“When it comes to the actual organic content that is getting censored, I’m talking about photos that people are posting of protest signs that are being hung up all around Shanghai, photos of people getting tested, videos of people having their doors broken down, or COVID officials coming into their homes to take them away to central quarantine,” Feng said. “Personally, I’ve run up against a lot of people who have been trying to interview who have said we’re happy to do interviews. We want the world to know what we’re going through, but we won’t talk to foreign media because we don’t think that will help. Our situation only hurts us. It’ll get us in trouble with the police, and it also invites nationalists online to attack us. So you’ve seen a lot of resistance, but you’ve also seen a huge amount of government pushback as well.”

As the anger spread online, China’s government censors struggled to keep up with complaints on social media, censoring hashtags like “Shanghai Needs Food” that residents were using to call for food delivery.

Now, all eyes turn to President Xi Jinping, the political face of the zero-COVID policy, to see how China moves forward. Even though vaccination rates are high overall, the Chinese vaccines have proven to be less effective than mRNA vaccines — especially against variants. Distribution has also been unequal across the country and across age groups. Rather than dialing back on lockdowns, it seems the government is actually doubling down.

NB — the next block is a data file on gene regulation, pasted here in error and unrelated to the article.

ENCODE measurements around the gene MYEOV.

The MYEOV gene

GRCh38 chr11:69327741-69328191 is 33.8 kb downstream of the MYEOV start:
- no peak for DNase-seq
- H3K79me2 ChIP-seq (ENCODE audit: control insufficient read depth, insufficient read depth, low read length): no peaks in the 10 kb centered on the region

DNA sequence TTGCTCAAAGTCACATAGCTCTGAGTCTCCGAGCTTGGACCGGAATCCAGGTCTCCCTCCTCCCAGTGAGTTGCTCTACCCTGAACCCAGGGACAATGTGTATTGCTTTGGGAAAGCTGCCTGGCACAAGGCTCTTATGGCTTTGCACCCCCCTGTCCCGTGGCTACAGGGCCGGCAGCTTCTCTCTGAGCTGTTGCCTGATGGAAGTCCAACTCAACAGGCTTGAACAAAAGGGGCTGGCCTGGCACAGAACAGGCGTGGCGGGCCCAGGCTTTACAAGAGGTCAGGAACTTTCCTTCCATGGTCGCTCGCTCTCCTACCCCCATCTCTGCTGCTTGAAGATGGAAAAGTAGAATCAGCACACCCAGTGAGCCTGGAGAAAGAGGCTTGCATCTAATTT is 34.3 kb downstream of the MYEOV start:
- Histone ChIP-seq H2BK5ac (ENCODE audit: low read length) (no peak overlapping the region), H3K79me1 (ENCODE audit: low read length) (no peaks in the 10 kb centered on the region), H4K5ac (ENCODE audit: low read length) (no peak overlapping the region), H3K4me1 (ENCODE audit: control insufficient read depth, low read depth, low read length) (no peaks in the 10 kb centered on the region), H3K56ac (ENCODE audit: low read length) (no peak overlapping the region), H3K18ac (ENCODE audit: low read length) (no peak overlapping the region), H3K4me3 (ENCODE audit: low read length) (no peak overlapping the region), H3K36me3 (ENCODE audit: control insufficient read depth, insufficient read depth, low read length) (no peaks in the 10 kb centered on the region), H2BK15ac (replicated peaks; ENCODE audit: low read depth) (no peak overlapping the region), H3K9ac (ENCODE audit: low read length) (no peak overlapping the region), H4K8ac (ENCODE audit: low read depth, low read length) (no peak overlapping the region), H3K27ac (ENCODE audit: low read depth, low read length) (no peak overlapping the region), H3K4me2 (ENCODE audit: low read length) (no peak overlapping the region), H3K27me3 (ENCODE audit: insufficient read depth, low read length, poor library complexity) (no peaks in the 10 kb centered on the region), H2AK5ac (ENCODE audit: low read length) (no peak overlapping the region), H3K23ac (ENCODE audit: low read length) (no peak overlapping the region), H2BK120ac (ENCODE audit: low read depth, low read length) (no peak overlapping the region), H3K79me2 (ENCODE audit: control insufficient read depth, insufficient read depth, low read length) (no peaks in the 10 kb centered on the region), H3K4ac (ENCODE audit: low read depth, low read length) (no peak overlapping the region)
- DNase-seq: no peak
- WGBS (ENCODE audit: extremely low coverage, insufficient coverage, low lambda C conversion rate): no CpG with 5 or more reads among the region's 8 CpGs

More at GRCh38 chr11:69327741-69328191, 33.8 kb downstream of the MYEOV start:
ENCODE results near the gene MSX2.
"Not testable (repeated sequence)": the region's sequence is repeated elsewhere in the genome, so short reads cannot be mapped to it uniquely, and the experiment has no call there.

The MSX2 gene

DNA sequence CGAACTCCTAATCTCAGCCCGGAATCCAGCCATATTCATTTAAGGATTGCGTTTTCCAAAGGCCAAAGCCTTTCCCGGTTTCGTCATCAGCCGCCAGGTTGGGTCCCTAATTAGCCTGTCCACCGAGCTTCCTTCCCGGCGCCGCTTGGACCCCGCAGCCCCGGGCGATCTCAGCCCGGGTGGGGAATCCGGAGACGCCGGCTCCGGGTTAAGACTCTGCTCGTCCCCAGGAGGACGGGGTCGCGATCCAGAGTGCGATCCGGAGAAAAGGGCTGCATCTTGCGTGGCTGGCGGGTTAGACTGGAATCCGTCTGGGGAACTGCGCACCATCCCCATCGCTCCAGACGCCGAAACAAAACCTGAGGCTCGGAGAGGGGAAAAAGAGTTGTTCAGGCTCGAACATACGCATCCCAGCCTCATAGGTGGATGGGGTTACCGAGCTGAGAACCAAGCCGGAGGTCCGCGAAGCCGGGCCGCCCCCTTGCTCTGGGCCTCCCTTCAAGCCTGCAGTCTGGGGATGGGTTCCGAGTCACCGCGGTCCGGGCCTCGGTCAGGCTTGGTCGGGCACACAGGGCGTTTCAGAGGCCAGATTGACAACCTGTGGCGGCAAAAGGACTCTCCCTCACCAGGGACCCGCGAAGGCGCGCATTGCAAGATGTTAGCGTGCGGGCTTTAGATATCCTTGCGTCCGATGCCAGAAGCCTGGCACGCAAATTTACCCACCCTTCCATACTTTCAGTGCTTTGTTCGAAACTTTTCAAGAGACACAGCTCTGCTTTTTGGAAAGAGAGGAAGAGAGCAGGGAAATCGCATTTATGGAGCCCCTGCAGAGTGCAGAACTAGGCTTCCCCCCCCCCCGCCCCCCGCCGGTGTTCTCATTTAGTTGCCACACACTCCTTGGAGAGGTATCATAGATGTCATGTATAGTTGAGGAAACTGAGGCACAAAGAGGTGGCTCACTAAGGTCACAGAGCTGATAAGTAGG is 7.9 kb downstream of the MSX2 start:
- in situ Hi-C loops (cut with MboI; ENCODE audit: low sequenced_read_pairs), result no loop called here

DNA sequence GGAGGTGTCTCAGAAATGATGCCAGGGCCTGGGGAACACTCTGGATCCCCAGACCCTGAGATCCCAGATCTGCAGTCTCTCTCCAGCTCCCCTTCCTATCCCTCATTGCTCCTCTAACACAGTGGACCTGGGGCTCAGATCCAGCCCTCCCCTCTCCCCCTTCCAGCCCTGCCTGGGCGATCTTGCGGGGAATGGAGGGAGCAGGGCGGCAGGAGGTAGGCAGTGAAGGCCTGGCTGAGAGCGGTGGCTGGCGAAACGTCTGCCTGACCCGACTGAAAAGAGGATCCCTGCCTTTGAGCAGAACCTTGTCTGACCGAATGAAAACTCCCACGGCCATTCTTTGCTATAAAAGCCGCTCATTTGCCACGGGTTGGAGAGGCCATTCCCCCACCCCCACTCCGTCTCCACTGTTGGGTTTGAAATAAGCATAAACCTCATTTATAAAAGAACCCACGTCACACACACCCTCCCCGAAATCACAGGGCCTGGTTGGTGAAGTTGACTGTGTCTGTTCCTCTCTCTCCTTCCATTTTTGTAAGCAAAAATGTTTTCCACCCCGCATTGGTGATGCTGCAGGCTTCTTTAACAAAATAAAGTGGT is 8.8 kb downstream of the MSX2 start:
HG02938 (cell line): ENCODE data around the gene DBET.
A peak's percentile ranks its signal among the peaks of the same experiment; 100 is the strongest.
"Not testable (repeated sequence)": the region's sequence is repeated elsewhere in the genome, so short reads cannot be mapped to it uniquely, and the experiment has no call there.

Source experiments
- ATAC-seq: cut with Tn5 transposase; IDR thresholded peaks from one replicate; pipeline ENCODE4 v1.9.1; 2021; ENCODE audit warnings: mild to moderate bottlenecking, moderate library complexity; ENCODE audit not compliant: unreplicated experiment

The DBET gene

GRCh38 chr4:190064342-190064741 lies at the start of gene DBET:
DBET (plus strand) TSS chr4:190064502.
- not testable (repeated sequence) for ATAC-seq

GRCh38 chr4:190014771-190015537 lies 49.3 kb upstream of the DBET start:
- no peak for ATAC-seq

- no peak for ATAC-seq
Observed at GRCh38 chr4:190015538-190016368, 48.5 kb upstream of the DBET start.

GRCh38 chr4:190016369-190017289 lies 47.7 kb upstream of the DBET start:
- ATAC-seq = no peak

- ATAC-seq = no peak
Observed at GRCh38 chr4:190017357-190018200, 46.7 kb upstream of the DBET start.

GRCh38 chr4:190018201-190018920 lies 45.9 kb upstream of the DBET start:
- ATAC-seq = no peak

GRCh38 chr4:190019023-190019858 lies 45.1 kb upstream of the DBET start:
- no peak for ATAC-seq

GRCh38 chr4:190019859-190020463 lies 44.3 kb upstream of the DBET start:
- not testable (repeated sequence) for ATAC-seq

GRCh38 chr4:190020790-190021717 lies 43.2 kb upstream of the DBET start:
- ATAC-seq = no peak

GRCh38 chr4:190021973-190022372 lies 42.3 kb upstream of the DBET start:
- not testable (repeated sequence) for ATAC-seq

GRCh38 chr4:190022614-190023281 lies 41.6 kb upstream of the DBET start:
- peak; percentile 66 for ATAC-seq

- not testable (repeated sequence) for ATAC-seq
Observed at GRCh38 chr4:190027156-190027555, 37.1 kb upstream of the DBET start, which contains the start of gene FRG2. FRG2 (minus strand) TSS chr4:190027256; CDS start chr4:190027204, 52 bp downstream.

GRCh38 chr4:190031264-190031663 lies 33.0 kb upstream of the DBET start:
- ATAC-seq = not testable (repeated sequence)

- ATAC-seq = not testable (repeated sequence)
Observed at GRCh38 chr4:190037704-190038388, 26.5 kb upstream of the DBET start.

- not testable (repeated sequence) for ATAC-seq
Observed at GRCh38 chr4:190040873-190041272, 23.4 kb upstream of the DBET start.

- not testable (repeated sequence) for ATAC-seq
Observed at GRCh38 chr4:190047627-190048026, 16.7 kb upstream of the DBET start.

But we may finally be turning a corner. As cases seem to be easing, there are signs the restrictions in Shanghai may be slowly loosening.

“With Shanghai and before that in Hong Kong, there was also a massive outbreak because of the slight relaxation in standards,” Feng said. “I think you’re going to see Chinese policymakers be more wary of adopting any kind of relaxation because they’re worried that that could lead to an explosion of cases that are completely uncontrollable. Zero-COVID still has enormous public support in China, and the reason for that is because more people enjoyed the benefits than had to suffer the consequences. You know, more people were able to travel and go about their daily lives than were actually under the lockdown at any given point. But with these infections, very infectious variants and with Shanghai, for example, we’re starting to see more and more people have to live under some kind of lockdown control. So Shanghai could be a tipping point in which the costs start to outweigh the benefits of zero-COVID.”